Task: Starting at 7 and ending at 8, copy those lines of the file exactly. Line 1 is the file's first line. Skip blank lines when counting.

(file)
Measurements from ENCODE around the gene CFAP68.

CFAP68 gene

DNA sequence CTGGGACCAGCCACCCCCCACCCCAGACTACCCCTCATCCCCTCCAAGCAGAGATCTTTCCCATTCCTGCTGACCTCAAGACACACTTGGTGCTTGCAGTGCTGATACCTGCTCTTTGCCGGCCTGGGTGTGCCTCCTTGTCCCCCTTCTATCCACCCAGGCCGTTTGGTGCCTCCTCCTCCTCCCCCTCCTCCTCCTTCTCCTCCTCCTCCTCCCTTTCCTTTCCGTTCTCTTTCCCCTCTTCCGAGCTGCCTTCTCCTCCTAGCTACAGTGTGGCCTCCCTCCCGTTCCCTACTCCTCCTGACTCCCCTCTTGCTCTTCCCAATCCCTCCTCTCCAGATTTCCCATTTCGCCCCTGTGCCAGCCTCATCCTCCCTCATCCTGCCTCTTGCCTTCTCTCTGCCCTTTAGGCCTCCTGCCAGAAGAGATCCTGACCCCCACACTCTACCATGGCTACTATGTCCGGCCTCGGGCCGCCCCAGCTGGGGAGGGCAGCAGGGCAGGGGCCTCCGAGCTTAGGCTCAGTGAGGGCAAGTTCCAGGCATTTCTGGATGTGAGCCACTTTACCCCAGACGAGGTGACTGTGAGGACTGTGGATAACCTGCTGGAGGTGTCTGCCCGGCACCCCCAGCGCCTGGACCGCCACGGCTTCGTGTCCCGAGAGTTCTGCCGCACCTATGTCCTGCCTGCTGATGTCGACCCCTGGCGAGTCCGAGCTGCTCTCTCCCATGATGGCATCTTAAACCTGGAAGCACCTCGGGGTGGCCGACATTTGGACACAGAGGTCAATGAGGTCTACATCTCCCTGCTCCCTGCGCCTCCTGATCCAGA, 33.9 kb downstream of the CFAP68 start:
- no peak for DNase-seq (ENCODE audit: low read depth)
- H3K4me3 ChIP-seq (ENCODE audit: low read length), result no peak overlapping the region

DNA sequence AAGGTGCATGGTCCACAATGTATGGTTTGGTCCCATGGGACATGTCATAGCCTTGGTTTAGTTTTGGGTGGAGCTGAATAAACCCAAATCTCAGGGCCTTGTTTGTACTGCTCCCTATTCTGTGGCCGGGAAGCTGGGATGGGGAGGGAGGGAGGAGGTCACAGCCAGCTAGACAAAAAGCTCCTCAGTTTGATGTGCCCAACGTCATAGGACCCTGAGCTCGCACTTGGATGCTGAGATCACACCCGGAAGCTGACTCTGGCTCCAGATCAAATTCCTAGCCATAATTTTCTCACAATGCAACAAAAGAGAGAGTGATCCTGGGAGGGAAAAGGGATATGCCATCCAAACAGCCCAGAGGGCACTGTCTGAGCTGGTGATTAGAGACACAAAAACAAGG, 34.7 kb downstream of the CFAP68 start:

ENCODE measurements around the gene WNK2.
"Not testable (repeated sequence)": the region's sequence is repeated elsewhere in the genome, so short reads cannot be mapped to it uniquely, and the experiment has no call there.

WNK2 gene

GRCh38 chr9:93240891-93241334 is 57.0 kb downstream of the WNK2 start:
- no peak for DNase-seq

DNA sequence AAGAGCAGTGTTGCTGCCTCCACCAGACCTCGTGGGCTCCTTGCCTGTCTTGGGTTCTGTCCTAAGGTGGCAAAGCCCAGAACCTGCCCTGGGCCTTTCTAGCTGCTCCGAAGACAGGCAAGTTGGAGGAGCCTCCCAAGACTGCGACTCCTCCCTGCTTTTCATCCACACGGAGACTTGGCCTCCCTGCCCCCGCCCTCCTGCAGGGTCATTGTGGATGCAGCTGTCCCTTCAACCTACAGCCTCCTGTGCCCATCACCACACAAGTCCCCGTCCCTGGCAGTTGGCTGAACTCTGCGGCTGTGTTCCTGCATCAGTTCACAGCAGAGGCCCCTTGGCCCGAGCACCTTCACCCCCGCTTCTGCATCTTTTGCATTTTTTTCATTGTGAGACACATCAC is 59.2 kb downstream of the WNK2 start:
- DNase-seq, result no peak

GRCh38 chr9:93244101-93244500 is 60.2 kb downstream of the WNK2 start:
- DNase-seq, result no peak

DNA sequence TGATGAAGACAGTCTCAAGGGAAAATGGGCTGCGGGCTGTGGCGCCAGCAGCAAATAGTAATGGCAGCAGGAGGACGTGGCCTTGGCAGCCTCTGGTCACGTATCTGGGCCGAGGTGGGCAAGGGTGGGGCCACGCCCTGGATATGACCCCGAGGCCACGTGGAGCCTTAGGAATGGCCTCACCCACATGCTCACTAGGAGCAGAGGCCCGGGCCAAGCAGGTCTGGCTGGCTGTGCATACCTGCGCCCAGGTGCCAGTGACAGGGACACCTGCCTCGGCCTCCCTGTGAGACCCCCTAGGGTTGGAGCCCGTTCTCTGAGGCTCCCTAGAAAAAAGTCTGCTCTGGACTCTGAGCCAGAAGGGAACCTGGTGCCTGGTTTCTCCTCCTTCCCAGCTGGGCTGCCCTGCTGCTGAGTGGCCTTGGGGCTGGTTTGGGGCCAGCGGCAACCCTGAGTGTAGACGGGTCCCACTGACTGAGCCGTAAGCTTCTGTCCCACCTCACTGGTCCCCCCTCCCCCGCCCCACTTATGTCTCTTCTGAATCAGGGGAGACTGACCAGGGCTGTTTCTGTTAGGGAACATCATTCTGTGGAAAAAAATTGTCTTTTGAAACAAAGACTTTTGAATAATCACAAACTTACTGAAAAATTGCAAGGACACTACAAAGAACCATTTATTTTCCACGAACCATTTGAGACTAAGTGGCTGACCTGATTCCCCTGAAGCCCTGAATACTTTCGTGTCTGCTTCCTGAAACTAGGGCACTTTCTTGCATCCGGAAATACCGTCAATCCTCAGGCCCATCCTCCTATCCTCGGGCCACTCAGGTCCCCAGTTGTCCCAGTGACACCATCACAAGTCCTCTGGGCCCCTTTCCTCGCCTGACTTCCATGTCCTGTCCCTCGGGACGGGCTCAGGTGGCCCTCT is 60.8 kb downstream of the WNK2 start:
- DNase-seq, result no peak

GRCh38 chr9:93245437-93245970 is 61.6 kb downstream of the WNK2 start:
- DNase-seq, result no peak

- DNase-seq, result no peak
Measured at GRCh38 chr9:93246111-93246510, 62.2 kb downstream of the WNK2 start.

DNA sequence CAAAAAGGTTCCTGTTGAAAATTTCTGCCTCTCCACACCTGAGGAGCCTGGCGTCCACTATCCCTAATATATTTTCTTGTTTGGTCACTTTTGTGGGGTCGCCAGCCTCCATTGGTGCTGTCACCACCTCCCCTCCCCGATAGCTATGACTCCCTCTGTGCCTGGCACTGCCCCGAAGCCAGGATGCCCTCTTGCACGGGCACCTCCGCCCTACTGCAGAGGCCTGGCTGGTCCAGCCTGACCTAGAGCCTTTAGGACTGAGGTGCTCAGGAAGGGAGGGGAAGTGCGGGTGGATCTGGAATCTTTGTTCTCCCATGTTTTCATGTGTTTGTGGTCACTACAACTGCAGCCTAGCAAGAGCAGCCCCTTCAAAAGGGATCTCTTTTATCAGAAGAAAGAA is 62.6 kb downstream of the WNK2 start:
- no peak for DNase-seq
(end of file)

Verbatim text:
ENCODE measurements around the gene WNK2.
"Not testable (repeated sequence)": the region's sequence is repeated elsewhere in the genome, so short reads cannot be mapped to it uniquely, and the experiment has no call there.